It is like slightly salty watered-down Gatorade with a soapy, glycerine texture without the perfumey soapy taste. It’s not so bad for the first glass or two. The instructions say to drink 8 oz every 10-20 minutes, and that it should take four to five hours to complete the entire bottle. At first, as I say, it was not so bad. I figured I should be able to finish a glass every 15 minutes and would knock this out in four hours flat.
It did not happen. During my first few glasses I was surprised to find my timer going off before I had finished. “No worries,” I thought. “They said 20 minutes was okay. I’ll just take a little longer.” After about three glasses, I start feeling some rumbling in my intestines, and a trip to the bathroom seems like a good idea. Not alarmed, I knew this would happen, as The Prep Solution is designed to, ahem, clear your bowels so they can get the little camera up there and have a good view.
What they don’t tell you is that after the fourth and fifth glass, you are spending so much time in the bathroom that you don’t have time to drink the damn solution. You feel like you are having one of the worst bouts of diarrhea you have ever had, without the nausea (hopefully). Time slips by and the salty, slippery fluid seems more and more repulsive with each sip. You feel bloated and gross, and you still have over two liters left. Ugh.
Oh, another word to the wise. Invest in some baby wipes or flushable adult wipes for your butt, because if you don’t, I don’t care what hoity toity brand of TP you buy, you will be cursing it by the time the night is over. Some A+D Ointment isn’t a bad idea either. (It’s for babies — pretend you have one when you are walking down that aisle at the grocery store).
You wearily return to the foul liquid and tick off each glass as it goes down. After two and a half liters I stopped trying to work on the computer and surrendered myself to mindless TV for the rest of the night. This helped, as I could sip without thinking about it so much. By this time if you are lucky, your bowels are pretty much clear, but they are adamant in the instructions that you need to complete the entire prep (bold, italics and underlined on the sheet — I think they mean it).
The next day when I was at the center I asked the nurse about the solution. “What was that stuff anyway?” “Propylene glycol,” she said. “It brings all the water into the bowels.” Ahhh. That explains the phenomenon of peeing through your ass which happens next, which feels so wrong on so many levels and I was not prepared for. WTF!? was all I could think as I made my way through liters three and four.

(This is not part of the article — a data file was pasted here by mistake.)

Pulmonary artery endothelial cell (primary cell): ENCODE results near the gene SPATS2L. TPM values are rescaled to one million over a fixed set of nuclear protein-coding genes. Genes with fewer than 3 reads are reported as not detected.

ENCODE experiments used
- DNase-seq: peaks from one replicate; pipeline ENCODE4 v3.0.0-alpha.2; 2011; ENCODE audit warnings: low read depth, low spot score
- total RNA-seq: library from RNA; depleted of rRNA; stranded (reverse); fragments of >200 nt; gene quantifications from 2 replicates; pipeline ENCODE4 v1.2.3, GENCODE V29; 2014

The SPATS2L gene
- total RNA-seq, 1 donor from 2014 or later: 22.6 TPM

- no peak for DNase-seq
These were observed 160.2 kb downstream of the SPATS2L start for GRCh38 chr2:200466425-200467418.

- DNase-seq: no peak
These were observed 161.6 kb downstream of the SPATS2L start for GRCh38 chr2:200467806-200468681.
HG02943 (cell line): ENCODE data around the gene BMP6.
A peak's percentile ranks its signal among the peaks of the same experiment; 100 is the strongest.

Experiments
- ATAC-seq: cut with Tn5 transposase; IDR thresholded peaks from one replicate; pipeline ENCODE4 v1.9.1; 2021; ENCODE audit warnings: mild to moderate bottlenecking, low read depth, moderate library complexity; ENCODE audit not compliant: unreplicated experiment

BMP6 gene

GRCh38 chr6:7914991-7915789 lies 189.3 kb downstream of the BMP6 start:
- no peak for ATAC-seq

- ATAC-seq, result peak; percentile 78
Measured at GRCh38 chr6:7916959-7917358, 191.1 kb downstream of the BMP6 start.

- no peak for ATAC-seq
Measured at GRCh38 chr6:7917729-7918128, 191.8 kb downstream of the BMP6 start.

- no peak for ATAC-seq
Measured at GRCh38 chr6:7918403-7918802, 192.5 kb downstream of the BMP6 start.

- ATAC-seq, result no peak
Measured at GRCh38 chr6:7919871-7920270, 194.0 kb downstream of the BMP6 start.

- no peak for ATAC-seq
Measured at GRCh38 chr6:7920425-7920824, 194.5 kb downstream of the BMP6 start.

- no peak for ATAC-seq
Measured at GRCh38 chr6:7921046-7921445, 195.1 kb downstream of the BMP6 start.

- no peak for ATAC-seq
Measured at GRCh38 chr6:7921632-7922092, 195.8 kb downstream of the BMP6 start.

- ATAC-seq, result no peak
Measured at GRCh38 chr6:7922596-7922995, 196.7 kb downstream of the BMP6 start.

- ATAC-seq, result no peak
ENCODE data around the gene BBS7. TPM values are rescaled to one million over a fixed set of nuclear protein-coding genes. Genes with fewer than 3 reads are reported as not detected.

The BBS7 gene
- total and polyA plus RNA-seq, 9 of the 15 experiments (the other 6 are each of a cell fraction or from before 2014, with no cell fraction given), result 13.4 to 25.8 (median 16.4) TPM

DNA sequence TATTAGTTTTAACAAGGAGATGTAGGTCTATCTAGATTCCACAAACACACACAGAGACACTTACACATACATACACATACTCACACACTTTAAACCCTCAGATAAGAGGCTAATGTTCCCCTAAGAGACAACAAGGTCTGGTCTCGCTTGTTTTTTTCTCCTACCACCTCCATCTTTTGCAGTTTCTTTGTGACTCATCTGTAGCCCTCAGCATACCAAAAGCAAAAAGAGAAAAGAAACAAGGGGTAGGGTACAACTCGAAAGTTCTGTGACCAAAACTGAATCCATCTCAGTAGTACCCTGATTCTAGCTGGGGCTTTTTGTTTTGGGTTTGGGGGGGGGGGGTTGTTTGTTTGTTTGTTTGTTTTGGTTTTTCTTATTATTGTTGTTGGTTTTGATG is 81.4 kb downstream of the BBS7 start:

Finally, finally, after one episode of Undercover Boss, one 30 Rock, three The Office’s, and the tail end of something called The Vanilla Ice Project, the last drop of the cursed liquid was down. It took me six hours.
After this I tried to drink a cup of chicken broth, because I have a history of nausea with the sedative that they use, a nice little cocktail of Versed and Fentanyl, and the doctor’s office had advised me to try and drink other liquids besides the prep solution to keep me from getting too dehydrated. Yeah, right. At this point I felt I never wanted to drink anything again I was so sick of sipping through that stupid little straw. I managed about a half a mug and gave up. To bed.
The procedure itself, well, I was asleep for most of it. When it was my turn they wheeled my gurney and IV drip into the procedure room and had me lay on my side with my upper body propped on a pillow. I could see a monitor with green and red lines pulsing across the screen hypnotically. I figured the green one was heart rate, but what was the red one? The last thing I remember is asking the nurse what it was and hearing something about oxygen consumption, and then I started to feel woozy. “Did you start the sedative drip?” “Yes,” was the reply, from far, far away. Night night.
When I came to, I felt pretty much okay. They ended up giving me an anti-nausea med in my IV so no problems there. My husband was there to pick me up and the doctor said they found no polyps, which is very good news. Those are the things that can turn into cancer later on down the line. I am so relieved to have the whole thing over that I feel like a huge weight has been lifted from my shoulders. I did it.
“Okay, well everything looks good,” says the nurse. “We’ll see you again in five years.”